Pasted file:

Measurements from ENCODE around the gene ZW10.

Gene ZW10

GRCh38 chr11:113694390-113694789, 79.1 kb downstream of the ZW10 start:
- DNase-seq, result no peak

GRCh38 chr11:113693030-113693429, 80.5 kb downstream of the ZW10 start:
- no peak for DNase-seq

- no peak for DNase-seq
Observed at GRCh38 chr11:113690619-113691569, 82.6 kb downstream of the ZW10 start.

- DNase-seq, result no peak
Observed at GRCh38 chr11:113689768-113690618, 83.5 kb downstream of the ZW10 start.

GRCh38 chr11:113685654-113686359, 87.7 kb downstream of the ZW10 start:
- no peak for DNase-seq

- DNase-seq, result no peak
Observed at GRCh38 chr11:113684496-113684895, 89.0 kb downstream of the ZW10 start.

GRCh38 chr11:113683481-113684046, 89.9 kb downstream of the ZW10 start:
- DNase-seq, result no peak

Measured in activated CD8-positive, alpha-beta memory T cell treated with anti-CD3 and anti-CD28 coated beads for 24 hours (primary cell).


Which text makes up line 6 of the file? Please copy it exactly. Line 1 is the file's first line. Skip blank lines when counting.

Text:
- no peak for DNase-seq